Law & Medicine

Tort reform


Question: Criticisms of the current tort system for compensating medical injuries include all of the following, except:

A. It’s a lottery-style system where worthy cases go uncompensated and some frivolous ones end up with windfall verdicts.

B. It is inefficient and raises medical costs.

C. The United States is about the only country with such an adversarial system, as other developed countries have adopted a no-fault approach.

D. Annual medical liability premiums can exceed $100,000 in high-risk specialties.

E. Defensive medicine is believed to be an adverse consequence of unbridled malpractice litigation.

Answer: C. Justice, compensation, and deterrence are the ostensible objectives of the tort system, but its use in litigating injuries arising out of medical treatment can lead to unfair and inefficient results.

Only relatively few injured people file actions, and they typically wait many years for resolution. Even with soaring insurance premiums, it has been said that the system returns some 28 cents of every insurance dollar to the victim, with the remainder gobbled up by legal, expert, and court fees and by profits and transactional overhead.

In some jurisdictions, high-risk specialists pay six-figure premiums for coverage. The fear of being sued leads to excessive testing, termed defensive medicine, and that adds to health care costs.1

Still, the tort approach is used in most countries to resolve medical liability allegations, with the United States at the forefront of reform efforts to improve the system.

Tort reforms are nothing new. In the 1980s, the U.S. Attorney General’s Tort Policy Working Group released findings in strong support of tort reform. The group concluded that "while there are a number of factors underlying the insurance availability/affordability crisis, tort law is a major cause."

The best-known reform proposal is a cap on noneconomic losses such as pain and suffering, typically without abridging compensation for medical expenses and lost wages. The rationale is to provide some predictability because noneconomic damages are difficult to quantify and jury sympathy may result in unrealistically high payments. California was one of the pioneers in this area, and many others have since followed suit, including Florida, Illinois, Kansas, Missouri, and Texas. Statutory caps vary somewhat from state to state but are typically $250,000-$500,000.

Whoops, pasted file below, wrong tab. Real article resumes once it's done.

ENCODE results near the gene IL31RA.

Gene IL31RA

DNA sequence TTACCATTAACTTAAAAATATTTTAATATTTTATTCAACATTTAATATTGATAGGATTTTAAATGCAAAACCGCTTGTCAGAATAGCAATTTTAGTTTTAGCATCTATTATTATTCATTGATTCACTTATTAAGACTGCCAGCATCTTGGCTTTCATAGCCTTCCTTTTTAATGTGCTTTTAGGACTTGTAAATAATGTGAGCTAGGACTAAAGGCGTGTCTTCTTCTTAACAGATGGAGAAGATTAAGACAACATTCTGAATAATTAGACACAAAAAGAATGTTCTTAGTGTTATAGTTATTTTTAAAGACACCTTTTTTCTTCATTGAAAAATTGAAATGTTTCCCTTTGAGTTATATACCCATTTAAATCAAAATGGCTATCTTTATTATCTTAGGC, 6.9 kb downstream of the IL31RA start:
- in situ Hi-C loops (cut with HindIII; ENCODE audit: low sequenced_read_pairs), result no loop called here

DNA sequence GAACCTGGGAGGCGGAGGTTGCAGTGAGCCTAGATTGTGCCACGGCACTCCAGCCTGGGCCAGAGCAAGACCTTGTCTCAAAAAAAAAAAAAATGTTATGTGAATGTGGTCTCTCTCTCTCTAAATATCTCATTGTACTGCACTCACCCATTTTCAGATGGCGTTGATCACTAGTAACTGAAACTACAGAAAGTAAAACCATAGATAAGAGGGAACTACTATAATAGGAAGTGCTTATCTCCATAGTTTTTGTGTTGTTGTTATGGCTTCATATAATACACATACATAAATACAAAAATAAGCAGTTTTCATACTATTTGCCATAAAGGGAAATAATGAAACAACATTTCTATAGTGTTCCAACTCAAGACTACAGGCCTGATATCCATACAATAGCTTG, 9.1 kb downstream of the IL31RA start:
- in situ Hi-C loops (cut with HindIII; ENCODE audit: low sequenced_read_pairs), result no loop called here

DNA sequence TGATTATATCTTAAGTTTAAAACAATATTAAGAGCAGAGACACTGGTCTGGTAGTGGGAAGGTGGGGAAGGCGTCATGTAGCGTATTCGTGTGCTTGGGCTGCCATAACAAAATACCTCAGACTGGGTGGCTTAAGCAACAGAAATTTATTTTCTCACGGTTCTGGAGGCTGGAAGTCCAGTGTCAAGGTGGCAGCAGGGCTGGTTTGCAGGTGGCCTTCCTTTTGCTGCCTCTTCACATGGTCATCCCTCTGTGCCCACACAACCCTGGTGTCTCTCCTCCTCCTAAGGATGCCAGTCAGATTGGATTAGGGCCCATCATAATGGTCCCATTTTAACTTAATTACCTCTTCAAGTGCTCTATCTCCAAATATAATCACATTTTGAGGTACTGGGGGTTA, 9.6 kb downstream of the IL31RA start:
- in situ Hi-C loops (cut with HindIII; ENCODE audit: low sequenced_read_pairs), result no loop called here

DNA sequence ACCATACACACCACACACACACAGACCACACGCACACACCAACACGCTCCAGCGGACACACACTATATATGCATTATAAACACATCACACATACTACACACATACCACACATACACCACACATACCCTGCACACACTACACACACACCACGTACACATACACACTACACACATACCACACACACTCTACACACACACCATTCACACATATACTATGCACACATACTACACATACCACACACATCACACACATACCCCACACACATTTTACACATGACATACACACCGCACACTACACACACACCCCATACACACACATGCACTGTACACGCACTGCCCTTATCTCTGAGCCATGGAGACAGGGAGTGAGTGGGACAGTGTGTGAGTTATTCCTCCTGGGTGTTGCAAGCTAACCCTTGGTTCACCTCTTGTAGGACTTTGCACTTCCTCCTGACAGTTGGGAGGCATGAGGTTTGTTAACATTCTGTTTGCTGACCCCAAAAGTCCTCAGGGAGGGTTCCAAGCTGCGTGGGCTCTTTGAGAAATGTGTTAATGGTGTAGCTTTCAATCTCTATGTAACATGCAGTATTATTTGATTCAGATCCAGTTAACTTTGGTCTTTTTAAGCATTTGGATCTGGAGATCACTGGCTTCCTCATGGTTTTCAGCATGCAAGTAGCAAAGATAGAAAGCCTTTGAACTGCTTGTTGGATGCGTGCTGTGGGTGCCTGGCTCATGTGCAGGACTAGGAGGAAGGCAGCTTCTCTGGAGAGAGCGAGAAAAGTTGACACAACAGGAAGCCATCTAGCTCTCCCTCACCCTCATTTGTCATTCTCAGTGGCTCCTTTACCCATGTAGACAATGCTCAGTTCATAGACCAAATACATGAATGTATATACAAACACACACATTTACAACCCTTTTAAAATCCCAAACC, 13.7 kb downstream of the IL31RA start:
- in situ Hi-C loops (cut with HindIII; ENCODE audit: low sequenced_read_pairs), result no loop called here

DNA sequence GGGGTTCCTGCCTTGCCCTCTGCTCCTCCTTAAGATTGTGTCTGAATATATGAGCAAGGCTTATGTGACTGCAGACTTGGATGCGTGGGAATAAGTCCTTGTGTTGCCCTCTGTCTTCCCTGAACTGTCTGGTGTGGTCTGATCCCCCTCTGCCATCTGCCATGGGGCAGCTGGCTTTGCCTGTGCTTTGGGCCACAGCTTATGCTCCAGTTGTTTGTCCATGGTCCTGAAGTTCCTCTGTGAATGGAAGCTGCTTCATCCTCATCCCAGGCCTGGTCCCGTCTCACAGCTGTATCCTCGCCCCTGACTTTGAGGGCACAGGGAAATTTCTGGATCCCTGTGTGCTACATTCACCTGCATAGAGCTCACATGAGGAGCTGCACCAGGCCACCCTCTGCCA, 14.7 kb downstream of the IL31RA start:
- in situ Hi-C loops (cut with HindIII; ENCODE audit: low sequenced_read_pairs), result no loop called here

Predictably, caps on damages have been challenged as a violation of equal protection and the patient’s right to a jury trial. By and large however, they have been upheld, as in California and, most recently, Texas and Kansas.

The California Supreme Court for example, ruled that reforms passed by the legislature in 1975 under its Medical Injury Compensation Reform Act (MICRA)2 – which, among other measures, limits noneconomic recovery in medical negligence cases to $250,000 – are constitutional because they are rationally related to the legitimate legislative goal of reducing medical costs.

Other jurisdictions, however – notably Georgia and Missouri – have ruled them unconstitutional. In 2010, the Supreme Court of Illinois famously held that the state’s $500,000 cap for noneconomic damages violated the separation of powers doctrine.3

Notwithstanding arguments from trial lawyers and others, most doctors and insurers believe that limits on pain and suffering can reduce insurance premiums.

A 2004 study reported that states with caps evidence a loss ratio (losses plus costs over premiums) that is 12% lower than in those without damage caps.4 Lower premiums in turn are linked to greater physician entry into the locality, especially high-risk specialists. In addition, caps may have a salutary effect on the wasteful practice of defensive medicine. A 2007 report by the American Medical Association (AMA) confirmed and extended an earlier study that reached such conclusions.5

Screening panels and arbitration

Two other tort reforms that have seen good acceptance are the use of screening panels and arbitration.

Many states have set up screening panels, with the objective of weeding out frivolous or nuisance suits. Some are mandatory, as they are in Massachusetts, while others are optional, such as Alaska. In some states, such as New Hampshire, unanimous panel findings are admissible as evidence at a subsequent trial, whereas states like Hawaii do not allow panel findings in court.

A 2008 study commissioned by the AMA revealed that states with screening panels had 20% lower medical liability insurance rates, corresponding to lower claim costs.

Critics, however, contend that pretrial screening panels only prolong the litigation process and increase costs without substantial corresponding benefit. In Ohio, pretrial screening panels were tried and abandoned for these reasons.

In a recent New Hampshire case, the state Supreme Court allowed the jurors to hear the unanimous panel findings absolving a defendant alleged to have delayed making a diagnosis of meningitis. The court upheld the constitutionality of the statute and rejected the argument that such a screening process impermissibly encroaches on core judicial functions. 6


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